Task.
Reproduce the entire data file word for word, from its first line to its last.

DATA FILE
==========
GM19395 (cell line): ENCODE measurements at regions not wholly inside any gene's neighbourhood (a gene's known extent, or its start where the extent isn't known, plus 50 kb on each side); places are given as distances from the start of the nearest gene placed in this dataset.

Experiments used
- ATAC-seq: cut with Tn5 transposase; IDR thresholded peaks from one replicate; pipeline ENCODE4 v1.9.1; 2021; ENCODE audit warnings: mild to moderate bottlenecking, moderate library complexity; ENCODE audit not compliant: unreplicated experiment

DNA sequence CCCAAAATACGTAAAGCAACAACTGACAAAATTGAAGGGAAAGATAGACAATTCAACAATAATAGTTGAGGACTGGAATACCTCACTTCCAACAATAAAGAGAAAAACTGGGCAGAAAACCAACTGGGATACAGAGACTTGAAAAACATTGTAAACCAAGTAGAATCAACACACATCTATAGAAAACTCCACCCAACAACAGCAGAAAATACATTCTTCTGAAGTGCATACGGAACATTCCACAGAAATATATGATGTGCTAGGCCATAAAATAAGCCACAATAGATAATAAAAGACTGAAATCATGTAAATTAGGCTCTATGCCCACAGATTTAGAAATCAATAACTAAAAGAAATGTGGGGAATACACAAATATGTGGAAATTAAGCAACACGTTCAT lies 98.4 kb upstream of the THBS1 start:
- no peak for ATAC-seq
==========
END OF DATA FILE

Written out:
GM19395 (cell line): ENCODE measurements at regions not wholly inside any gene's neighbourhood (a gene's known extent, or its start where the extent isn't known, plus 50 kb on each side); places are given as distances from the start of the nearest gene placed in this dataset.

Experiments used
- ATAC-seq: cut with Tn5 transposase; IDR thresholded peaks from one replicate; pipeline ENCODE4 v1.9.1; 2021; ENCODE audit warnings: mild to moderate bottlenecking, moderate library complexity; ENCODE audit not compliant: unreplicated experiment

DNA sequence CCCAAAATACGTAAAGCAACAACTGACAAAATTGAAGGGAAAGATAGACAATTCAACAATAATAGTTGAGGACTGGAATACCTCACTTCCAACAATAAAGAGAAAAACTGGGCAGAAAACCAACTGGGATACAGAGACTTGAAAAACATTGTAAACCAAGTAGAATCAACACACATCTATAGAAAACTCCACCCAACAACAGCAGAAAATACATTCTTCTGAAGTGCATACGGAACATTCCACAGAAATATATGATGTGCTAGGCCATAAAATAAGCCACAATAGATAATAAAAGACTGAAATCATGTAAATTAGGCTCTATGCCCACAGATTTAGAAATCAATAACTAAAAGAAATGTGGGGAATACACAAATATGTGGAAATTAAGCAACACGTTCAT lies 98.4 kb upstream of the THBS1 start:
- no peak for ATAC-seq